Murphy: Over 18 and feeling at risk from COVID-19? You can get a booster shot


    TRENTON  — Saying “Let’s get as many folks boosted before the holidays as we can,” Gov. Phil Murphy Monday said there is no need for individuals age 18 or older to “over-analyze” whether they are eligible to receive a COVID-19 booster shot.

    The official federal and state guidance has been a recommendation of booster shots for anyone age 65 and over and six months beyond their Pfizer or Moderna second shots, or two months after the single-shot Johnson & Johnson vaccine. 

    But the second half of the booster recommendation, anyone over 18 with a pre-existing medical condition or whose work life entails higher risk of exposure, is essentially a green light for such individuals to declare themselves eligible, the governor said Monday.


    “Thanksgiving is bearing down on us … getting as many people boosted between now and the holidays is really important,” the governor said during his weekly coronavirus briefing, which was live-streamed on YouTube. “If in doubt [of personal need], get a booster.”

    When a reporter suggested that New Jersey seemed essentially to be joining California and other states in universal booster eligibility for anyone over 18, Gov. Murphy said he would not discourage anyone from “reading between the lines” to assume as much. 

    The governor said that 934,986 New Jerseyans had received COVID-19 booster doses as of this week. According to Health Commissioner Judith Persichilli, that represents 24 percent of those eligible under the strictest reading of the CDC guidelines. But she also seemed to nudge anyone over 18 who feels the need to get a booster, to consider themselves eligible. 


    As of this week, 6,121,251 New Jerseyans are fully vaccinated, the governor said Monday. 

    In addition, 47,390 children ages 5 to 11 have also received a COVID vaccine dose, he said, noting that the number is five times what it was last week.

    “For parents, I would simply make the case that vaccinating your child is the surest way to help return them to their normal routines,” Gov. Murphy said. “The vaccines are safe and effective  …. with each child that gets vaccinated and enters a classroom with an educator who is also vaccinated and sits among peers who are also vaccinated, the closer we get to being able to lift the masking requirement in our schools.”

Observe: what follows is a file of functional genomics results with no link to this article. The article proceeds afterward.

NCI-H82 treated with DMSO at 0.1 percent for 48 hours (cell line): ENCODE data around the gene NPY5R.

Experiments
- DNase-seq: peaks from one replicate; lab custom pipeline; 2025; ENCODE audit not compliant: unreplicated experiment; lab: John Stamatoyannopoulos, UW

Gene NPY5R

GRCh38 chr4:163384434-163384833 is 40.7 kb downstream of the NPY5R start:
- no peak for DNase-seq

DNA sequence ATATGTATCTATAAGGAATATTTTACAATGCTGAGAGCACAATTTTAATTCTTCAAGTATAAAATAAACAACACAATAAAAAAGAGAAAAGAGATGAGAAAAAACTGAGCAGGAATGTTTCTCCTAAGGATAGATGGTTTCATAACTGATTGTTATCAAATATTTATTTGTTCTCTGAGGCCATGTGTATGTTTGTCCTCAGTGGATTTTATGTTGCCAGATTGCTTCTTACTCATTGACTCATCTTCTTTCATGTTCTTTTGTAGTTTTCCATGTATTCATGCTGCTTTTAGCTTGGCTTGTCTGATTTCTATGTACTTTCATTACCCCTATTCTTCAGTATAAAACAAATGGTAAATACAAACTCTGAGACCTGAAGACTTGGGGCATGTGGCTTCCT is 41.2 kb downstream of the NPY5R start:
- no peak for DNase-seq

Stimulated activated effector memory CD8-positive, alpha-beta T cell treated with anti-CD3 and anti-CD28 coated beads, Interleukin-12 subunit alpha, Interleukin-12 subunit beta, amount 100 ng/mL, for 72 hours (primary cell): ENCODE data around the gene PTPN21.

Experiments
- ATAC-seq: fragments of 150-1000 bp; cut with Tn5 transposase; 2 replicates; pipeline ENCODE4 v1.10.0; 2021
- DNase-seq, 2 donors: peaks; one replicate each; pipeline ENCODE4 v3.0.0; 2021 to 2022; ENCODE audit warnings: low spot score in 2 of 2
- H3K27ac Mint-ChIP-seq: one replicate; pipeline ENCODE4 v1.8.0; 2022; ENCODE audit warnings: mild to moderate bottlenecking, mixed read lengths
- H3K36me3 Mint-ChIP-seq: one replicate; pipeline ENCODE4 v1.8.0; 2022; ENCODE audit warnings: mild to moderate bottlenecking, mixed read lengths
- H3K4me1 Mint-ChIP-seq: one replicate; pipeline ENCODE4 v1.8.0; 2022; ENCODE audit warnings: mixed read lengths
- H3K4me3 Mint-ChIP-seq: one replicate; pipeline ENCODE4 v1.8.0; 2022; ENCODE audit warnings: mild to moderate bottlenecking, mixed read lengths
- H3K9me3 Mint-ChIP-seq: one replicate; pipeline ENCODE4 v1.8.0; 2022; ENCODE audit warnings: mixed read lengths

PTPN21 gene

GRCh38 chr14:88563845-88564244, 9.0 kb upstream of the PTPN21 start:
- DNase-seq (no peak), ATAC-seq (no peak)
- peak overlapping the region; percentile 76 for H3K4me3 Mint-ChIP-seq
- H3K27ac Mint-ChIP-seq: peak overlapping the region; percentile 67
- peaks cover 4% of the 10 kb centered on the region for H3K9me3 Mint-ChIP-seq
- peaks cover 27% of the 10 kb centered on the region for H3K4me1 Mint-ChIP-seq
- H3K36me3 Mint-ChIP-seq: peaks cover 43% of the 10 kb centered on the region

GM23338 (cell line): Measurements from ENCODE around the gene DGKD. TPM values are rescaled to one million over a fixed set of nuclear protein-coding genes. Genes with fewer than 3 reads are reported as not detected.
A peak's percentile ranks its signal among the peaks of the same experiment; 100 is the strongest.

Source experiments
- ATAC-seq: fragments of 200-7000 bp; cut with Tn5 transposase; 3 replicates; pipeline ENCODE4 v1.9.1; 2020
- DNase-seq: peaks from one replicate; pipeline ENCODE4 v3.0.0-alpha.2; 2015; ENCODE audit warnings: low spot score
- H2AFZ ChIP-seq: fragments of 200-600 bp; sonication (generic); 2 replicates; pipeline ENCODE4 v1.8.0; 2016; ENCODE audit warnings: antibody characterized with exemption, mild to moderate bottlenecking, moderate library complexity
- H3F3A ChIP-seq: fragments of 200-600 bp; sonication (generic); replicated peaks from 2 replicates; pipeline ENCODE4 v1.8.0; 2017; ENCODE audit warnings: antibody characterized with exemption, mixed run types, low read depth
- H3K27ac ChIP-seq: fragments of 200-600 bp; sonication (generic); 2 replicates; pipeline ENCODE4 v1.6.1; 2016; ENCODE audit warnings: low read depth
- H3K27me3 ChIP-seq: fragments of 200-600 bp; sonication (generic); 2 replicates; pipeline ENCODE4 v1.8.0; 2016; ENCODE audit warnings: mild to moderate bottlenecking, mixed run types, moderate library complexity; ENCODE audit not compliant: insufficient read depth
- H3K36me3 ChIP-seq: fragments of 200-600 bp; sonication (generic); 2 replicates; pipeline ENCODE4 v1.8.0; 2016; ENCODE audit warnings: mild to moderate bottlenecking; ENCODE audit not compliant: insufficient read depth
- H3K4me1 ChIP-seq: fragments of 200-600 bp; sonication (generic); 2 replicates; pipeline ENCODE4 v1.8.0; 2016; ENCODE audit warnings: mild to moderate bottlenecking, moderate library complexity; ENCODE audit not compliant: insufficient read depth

The governor credited the continuing “multi-layer approach to safety in schools” for the relatively low incidence of in-school transmission of the virus, a total of 160 to date and only 12 during the week of Nov. 1, involving 54 students [out of a total of 735 to date] and 12 school staffers [out of a total of 125 to date]. 

    Those numbers are apart from any number tied to broader community spread, outside of schools, he said. “These track cases are directly tied and confirmed to in-school and in-class activities.” 

    The governor noted that New Jersey has more than 3,500 schools, serving 1.5 million students.

    Dr. Edward Lifshitz of the state health department said the number of COVID cases in school-age children remains relatively low compared to where it was a year ago

    Commissioner Perichilli said there were five new cases of multi-system inflammatory syndrome in children during the past week, for a cumulative total of 141 such cases in New Jersey. 

    She added, “None of the children are currently hospitalized.” And Dr. Lifshitz said officials have as yet seen no reason to interpret that one-week number as anything but  “random variability.”


    Positive COVID-19 tests during the week of Oct. 25-31 totalled 2,003, bringing the statewide total to 10,303. There were eight COVID-related hospitalizations during that week, bringing the statewide total to date to 744, just over one percent.

    “The continuing spread of the disease is overwhelmingly … among those who are unvaccinated,” Gov. Murphy said.

    So far during 2021, there have been 47,559 [0.82 percent] cases of COVID-19 among fully vaccinated individuals in New Jersey, the governor said. The number of those persons hospitalized was 1,027 [0.02 percent] and number who died was 279 [0.005 percent]

    “This again proves the ability of the vaccines to get you safe, he said, adding, “just to make another point about the power of the vaccines, one year ago yesterday, the total number hospitalized was nearly three times what you see here … and ventilator use is down by more than half.”